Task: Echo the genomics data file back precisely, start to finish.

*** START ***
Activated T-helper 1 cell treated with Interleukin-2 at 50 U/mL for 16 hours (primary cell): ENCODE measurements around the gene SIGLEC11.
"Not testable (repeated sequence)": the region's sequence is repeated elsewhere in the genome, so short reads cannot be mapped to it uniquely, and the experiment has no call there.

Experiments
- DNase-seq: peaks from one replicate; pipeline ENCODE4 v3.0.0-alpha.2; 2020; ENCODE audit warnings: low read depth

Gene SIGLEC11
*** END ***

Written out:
Activated T-helper 1 cell treated with Interleukin-2 at 50 U/mL for 16 hours (primary cell): ENCODE measurements around the gene SIGLEC11.
"Not testable (repeated sequence)": the region's sequence is repeated elsewhere in the genome, so short reads cannot be mapped to it uniquely, and the experiment has no call there.

Experiments
- DNase-seq: peaks from one replicate; pipeline ENCODE4 v3.0.0-alpha.2; 2020; ENCODE audit warnings: low read depth

Gene SIGLEC11